By Joy Bergmann
The bulldozer rattled the dishes in my cupboard around eight o'clock last Thursday morning. It rumbled down the alley on its way to leveling the carefully tended vegetable gardens along the 4800 block of North Winthrop.
For the last two and a half years, I've watched elderly Asian gardeners from my kitchen window. Wearing straw hats or baseball caps, they fussed over more than a dozen little plots, stopping for nothing. If nature called, they'd relieve themselves behind a mound of dirt and return to their hoeing. I would slice my store-bought produce upstairs, looking at them with envy and admiration as they pulled bulbs of garlic from the ground.
Their gardens might not have looked like much, yet they were a tribute to immigrant pluck. The land was squatted and taken for cultivation when no one else seemed to care what happened there. A couple segments were irrigated by little aqueducts constructed from salvaged bricks. Compost stewed in plastic buckets previously used for "Pork Products," and seedlings were started in boxes made from scrap wood. Symmetrical sowing schemes yielded rows of onions, broccoli, peppers, herbs, bok choy, cabbage, and carrots. Each gardener took what he needed, conversing with the others in their native tongue. The fallow was hallowed ground, waiting for the neighborhood to turn around.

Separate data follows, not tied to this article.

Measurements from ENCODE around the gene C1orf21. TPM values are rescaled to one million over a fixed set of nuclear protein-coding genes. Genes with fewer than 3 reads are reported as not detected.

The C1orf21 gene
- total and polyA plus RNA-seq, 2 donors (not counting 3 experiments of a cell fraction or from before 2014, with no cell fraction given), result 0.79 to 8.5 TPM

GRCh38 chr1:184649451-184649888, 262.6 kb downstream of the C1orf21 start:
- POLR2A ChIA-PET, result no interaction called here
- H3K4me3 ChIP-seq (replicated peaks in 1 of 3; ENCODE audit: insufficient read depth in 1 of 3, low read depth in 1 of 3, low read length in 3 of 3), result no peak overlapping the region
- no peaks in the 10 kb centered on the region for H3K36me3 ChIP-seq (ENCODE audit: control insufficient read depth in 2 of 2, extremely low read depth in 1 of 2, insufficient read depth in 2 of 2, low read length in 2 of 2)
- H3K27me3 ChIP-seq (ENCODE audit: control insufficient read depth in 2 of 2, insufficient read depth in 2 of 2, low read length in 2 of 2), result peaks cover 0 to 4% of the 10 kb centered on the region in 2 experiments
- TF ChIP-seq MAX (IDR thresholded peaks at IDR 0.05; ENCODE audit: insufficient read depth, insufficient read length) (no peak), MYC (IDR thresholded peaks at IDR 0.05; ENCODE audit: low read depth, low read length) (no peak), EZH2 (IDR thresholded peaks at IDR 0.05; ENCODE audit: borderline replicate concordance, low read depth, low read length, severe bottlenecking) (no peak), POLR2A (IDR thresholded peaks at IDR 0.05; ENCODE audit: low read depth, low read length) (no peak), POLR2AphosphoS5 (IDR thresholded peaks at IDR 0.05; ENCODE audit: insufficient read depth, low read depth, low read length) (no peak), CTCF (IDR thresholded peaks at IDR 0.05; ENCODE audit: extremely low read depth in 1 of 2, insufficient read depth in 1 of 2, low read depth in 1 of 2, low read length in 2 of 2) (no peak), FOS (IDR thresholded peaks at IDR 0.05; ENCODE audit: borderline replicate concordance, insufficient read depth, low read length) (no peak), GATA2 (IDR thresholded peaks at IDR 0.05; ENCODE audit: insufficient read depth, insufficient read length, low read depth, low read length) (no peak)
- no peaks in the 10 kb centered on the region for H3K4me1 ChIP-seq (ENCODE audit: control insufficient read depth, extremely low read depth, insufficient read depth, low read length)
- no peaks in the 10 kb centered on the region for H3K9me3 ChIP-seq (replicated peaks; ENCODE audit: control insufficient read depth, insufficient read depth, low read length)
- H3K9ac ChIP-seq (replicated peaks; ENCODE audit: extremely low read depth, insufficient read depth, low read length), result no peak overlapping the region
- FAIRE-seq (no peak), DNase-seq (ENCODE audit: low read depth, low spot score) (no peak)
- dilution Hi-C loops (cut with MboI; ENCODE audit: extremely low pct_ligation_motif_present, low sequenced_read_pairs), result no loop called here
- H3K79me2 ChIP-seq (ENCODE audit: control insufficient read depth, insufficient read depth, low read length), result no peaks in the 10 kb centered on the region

When the bulldozer left at four, the farmers descended on the property. One by one they came with tote bags. I grabbed my camera and joined them on the now black and muddy tract.
A man whose face was dotted with liver spots surveyed the scene, bent over, hands clasped behind his back. He peered into the dirt and every few steps would pick something out of a clod and put it in his bag. He didn't speak English. Shyly smiling and shaking his head, he refused my request to take his photo, though he did show me the contents of his bag: a handful of scrubby bulbs with little green shoots, ready to sprout with the first rays of springtime. He bowed slightly and disappeared down the alley.
A vigorous woman of at least 70 also didn't want her picture taken. She shook her head while rooting between the tracks left by the bulldozer. I felt like a photographer at a family funeral.
A tiny lady in a printed scarf and puffy coat picked over her plot. At first she too demurred. We sighed and nodded. Then she agreed to pose. She smiled for my camera, but once the lens was lowered, her shoulders dropped and her face showed signs of anger as well as resignation. Her arms spread out, in a broad gesture with empty hands.
Art accompanying story in printed newspaper (not available in this archive): photo/Joy Bergmann.